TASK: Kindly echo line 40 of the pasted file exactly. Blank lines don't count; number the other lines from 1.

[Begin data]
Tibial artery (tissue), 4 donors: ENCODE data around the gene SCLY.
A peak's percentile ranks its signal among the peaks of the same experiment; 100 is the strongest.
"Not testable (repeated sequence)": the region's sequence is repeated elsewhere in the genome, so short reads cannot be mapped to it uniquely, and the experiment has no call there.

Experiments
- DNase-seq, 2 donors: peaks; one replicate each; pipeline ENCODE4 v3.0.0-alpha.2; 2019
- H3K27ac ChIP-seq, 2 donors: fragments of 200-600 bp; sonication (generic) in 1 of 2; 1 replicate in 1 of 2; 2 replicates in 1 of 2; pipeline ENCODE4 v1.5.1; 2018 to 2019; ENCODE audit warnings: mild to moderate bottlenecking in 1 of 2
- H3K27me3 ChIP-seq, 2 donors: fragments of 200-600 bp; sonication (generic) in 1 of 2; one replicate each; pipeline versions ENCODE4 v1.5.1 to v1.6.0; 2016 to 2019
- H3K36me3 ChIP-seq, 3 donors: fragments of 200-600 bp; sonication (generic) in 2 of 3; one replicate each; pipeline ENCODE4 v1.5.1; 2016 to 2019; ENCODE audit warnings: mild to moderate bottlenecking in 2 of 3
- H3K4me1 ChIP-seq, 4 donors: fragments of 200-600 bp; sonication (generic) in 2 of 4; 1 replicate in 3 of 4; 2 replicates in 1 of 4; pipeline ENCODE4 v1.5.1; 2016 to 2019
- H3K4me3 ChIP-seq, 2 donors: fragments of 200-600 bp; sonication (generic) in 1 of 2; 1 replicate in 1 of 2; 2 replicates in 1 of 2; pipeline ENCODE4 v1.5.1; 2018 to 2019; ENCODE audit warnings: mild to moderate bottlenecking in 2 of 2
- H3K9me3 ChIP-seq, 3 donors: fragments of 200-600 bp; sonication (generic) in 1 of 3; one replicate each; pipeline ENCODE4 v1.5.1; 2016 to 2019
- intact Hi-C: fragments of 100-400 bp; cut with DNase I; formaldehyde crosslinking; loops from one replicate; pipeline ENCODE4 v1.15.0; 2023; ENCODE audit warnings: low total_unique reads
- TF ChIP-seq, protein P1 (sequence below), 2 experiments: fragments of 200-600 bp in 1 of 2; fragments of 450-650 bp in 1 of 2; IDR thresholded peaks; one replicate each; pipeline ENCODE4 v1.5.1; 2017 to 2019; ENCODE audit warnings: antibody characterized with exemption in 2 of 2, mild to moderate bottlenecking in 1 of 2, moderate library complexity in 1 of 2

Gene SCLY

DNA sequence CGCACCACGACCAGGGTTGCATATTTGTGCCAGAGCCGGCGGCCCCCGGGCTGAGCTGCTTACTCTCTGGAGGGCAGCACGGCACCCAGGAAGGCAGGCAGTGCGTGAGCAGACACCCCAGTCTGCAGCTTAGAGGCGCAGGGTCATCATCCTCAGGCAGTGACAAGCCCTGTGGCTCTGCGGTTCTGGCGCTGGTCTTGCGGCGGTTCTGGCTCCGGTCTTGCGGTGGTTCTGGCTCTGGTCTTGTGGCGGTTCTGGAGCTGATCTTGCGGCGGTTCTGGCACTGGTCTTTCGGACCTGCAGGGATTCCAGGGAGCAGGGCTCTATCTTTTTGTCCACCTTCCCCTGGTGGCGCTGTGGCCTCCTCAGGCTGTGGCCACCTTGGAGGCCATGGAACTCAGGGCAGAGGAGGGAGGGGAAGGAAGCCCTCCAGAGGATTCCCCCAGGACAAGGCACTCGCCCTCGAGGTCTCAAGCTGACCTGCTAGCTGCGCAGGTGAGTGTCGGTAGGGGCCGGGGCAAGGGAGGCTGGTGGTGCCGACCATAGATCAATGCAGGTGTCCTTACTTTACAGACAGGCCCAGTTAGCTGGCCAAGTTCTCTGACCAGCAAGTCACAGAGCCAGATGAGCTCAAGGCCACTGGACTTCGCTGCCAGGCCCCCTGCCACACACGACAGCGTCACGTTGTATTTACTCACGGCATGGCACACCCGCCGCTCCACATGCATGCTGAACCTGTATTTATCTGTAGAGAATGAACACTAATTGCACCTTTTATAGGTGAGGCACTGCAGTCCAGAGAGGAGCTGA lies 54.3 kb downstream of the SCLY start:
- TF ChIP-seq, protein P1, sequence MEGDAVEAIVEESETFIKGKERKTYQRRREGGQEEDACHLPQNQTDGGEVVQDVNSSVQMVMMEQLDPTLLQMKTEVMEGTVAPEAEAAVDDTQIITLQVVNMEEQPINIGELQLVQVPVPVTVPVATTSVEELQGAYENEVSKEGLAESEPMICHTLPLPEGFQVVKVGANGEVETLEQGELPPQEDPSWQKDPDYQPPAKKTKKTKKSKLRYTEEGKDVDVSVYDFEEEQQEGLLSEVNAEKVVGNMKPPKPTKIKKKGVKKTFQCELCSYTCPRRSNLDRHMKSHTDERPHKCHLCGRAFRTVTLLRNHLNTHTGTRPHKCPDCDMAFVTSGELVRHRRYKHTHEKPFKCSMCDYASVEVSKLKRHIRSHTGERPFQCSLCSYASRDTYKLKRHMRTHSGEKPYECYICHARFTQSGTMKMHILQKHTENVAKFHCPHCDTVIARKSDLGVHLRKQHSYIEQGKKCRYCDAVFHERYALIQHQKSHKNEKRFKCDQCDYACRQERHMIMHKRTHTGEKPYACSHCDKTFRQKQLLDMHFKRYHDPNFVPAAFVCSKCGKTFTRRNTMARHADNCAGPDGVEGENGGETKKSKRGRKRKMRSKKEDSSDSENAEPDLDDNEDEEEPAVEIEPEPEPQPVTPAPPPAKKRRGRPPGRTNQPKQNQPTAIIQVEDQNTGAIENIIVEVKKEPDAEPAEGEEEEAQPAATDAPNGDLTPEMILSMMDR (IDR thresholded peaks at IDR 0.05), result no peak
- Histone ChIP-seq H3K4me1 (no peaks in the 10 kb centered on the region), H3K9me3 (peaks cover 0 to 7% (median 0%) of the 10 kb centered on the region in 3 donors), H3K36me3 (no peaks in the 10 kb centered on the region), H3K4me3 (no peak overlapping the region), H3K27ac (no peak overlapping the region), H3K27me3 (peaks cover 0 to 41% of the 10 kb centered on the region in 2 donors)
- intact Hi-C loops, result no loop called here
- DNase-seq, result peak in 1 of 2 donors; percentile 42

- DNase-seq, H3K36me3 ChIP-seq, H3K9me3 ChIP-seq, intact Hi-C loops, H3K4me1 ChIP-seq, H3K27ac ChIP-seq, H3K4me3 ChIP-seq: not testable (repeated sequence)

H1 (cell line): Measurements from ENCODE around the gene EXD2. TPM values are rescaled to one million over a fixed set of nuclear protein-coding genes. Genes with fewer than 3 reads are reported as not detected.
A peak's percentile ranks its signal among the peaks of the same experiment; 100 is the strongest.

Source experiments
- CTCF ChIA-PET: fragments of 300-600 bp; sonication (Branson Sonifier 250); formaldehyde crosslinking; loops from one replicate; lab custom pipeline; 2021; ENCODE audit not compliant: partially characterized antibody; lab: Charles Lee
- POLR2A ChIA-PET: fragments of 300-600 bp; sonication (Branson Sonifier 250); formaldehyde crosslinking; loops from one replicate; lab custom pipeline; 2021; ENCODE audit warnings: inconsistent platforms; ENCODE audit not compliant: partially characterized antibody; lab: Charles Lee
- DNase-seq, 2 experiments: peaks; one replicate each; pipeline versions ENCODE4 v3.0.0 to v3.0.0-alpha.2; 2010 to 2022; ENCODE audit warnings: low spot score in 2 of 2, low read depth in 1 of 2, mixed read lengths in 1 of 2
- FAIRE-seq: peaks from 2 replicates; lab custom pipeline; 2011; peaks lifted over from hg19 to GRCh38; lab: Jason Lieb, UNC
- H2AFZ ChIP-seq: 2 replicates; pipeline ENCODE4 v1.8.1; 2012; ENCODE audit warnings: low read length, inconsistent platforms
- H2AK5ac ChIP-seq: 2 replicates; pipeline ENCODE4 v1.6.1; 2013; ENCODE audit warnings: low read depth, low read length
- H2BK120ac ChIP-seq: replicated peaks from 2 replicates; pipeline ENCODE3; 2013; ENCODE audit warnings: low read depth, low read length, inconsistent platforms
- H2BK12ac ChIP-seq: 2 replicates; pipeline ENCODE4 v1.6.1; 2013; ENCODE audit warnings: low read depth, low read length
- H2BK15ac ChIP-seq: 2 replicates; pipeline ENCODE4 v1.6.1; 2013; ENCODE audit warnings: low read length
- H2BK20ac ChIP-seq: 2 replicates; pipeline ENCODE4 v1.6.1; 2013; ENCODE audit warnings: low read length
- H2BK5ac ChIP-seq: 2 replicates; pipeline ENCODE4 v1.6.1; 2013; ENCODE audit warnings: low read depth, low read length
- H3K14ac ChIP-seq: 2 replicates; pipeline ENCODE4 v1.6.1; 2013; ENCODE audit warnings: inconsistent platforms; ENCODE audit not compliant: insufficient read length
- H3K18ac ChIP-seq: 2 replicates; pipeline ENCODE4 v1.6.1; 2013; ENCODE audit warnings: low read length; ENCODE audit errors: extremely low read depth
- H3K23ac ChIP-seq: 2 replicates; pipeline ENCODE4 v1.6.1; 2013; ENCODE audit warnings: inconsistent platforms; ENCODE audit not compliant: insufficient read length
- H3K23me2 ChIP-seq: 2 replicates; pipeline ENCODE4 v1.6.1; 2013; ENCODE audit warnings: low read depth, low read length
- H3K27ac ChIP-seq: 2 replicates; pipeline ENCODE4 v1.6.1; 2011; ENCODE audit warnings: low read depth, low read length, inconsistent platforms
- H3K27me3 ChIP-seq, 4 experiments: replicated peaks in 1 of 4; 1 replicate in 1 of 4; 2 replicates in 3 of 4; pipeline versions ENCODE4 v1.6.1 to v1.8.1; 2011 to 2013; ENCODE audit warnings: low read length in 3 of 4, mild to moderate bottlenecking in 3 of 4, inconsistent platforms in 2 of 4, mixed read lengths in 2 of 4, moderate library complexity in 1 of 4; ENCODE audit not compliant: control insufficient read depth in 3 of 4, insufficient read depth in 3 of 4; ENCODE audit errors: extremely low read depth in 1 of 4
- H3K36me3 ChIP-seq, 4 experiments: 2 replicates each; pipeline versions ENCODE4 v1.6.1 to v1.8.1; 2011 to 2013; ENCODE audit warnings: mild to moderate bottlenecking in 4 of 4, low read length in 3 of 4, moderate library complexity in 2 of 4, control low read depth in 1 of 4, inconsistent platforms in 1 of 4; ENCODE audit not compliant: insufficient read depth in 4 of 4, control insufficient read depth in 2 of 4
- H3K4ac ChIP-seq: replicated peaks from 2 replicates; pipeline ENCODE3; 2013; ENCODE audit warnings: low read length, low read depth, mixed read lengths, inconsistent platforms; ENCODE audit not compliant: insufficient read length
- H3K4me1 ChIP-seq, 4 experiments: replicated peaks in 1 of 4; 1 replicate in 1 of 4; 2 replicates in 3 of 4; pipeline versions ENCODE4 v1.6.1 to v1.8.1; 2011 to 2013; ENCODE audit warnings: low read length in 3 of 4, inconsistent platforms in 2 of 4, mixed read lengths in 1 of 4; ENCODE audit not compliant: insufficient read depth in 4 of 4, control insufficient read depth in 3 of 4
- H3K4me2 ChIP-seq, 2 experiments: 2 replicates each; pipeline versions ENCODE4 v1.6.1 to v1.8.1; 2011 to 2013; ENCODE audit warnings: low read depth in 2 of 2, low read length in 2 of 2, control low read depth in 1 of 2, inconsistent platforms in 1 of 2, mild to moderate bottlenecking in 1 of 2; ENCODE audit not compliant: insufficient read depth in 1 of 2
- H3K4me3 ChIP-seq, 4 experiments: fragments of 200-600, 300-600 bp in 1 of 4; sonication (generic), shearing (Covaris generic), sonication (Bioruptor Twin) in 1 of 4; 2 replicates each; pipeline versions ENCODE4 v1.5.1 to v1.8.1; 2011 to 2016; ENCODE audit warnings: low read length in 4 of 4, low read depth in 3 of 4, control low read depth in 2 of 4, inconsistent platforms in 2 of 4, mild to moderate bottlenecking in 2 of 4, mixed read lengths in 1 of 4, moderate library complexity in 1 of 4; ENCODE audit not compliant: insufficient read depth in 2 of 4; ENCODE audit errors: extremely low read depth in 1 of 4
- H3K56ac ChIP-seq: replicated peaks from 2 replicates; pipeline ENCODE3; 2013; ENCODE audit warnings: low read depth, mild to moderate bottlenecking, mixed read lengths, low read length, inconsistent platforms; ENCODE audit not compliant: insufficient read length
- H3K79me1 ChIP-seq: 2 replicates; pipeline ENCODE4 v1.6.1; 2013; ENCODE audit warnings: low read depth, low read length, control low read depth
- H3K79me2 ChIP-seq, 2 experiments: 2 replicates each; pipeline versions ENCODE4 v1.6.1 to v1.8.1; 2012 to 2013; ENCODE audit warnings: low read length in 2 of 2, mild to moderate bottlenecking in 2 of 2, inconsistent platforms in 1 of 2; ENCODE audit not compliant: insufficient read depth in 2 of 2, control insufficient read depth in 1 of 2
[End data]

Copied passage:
- H3K27me3 ChIP-seq, 4 experiments: replicated peaks in 1 of 4; 1 replicate in 1 of 4; 2 replicates in 3 of 4; pipeline versions ENCODE4 v1.6.1 to v1.8.1; 2011 to 2013; ENCODE audit warnings: low read length in 3 of 4, mild to moderate bottlenecking in 3 of 4, inconsistent platforms in 2 of 4, mixed read lengths in 2 of 4, moderate library complexity in 1 of 4; ENCODE audit not compliant: control insufficient read depth in 3 of 4, insufficient read depth in 3 of 4; ENCODE audit errors: extremely low read depth in 1 of 4